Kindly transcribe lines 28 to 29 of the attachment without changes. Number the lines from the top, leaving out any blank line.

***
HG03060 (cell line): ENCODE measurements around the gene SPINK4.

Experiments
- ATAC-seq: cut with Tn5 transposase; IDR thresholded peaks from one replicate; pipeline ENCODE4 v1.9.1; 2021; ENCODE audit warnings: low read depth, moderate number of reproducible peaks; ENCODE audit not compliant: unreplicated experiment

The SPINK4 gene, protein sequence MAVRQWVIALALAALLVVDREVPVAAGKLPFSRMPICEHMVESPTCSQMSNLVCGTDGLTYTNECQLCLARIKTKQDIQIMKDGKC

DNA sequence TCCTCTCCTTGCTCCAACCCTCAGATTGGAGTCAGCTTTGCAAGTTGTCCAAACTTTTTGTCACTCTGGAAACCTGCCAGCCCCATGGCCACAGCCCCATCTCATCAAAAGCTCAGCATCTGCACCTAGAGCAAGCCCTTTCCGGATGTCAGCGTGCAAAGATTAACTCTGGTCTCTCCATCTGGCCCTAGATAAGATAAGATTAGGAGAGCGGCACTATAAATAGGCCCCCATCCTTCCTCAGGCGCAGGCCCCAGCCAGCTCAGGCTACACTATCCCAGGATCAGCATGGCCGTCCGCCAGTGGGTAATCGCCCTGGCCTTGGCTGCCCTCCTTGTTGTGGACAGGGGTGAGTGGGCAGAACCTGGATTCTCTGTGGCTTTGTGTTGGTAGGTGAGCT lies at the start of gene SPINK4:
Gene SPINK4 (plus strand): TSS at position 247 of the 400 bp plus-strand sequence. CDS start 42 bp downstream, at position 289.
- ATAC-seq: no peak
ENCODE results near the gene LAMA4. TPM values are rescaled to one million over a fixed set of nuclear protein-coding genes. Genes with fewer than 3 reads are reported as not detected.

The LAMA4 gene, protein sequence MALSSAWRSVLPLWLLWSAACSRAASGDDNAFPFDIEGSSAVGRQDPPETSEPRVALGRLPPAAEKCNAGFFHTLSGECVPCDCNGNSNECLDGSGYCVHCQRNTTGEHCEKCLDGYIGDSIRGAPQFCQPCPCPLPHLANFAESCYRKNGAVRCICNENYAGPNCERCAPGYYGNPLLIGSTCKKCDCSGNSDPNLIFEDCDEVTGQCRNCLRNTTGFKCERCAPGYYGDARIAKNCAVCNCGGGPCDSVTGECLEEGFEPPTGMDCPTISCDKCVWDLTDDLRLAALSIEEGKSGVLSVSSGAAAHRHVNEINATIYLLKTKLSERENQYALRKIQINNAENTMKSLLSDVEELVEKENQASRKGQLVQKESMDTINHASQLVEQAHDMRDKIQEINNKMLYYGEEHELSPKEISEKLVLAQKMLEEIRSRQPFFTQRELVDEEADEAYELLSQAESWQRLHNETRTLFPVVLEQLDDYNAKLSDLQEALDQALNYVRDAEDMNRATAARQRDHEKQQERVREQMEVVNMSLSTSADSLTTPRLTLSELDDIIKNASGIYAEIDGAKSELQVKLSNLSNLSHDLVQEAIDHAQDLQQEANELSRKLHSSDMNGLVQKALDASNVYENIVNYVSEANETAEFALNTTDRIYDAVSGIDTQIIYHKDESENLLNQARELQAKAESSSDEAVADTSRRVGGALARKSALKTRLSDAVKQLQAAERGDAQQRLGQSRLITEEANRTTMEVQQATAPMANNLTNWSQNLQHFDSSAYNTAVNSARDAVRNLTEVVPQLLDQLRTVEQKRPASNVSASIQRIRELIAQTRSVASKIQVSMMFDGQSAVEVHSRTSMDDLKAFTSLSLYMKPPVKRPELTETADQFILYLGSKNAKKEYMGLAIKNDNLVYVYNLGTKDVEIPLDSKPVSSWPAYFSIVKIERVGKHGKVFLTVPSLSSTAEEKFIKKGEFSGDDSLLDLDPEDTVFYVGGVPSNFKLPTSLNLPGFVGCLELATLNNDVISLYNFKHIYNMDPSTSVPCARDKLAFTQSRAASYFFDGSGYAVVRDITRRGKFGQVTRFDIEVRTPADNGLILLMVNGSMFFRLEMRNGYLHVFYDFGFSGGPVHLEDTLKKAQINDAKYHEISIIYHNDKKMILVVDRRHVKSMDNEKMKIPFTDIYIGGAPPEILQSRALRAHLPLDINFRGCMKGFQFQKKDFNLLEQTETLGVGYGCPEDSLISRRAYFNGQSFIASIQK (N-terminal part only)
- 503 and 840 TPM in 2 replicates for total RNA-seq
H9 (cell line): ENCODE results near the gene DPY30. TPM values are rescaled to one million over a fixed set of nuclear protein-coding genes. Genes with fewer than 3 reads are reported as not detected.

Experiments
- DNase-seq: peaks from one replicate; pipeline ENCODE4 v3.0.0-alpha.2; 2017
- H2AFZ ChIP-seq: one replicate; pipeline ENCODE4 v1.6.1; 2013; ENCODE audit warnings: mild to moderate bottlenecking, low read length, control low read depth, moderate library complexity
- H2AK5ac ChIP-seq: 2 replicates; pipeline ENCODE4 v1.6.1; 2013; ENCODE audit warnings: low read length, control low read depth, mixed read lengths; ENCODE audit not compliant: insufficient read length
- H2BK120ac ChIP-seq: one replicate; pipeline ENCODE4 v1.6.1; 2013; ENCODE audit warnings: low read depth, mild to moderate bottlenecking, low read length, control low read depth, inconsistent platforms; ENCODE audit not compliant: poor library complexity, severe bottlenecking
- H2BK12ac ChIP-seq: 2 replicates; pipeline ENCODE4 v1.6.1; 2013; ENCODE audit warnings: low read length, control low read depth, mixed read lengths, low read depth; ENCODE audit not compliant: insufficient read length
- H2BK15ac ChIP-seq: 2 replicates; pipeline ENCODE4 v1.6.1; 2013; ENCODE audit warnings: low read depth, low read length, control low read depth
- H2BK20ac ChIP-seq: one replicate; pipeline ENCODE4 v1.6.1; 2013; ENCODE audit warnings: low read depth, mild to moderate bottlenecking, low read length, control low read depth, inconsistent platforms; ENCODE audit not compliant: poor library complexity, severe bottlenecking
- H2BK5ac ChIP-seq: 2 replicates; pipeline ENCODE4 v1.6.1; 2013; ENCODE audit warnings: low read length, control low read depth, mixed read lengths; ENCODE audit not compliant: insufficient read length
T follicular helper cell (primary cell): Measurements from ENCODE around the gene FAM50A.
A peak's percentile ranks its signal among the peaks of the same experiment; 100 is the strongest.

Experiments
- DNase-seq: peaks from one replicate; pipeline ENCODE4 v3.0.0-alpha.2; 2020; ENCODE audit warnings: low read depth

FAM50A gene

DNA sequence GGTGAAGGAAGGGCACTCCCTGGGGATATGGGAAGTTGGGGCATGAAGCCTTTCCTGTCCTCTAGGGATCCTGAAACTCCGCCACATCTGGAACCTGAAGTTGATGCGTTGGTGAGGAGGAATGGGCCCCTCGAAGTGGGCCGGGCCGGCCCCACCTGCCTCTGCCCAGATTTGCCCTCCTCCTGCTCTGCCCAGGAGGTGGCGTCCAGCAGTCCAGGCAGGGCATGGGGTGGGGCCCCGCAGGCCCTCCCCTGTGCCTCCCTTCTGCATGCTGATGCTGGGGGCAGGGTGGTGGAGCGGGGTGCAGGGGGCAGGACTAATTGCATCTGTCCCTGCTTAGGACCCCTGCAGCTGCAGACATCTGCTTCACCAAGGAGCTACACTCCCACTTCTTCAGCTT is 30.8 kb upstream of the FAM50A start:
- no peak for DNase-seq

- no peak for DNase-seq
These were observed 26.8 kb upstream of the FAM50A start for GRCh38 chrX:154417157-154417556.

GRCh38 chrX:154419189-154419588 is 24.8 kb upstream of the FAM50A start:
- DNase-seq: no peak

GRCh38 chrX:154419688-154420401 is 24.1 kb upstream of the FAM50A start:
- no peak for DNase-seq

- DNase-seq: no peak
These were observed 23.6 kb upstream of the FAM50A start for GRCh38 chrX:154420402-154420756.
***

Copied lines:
- no peak for DNase-seq
These were observed 26.8 kb upstream of the FAM50A start for GRCh38 chrX:154417157-154417556.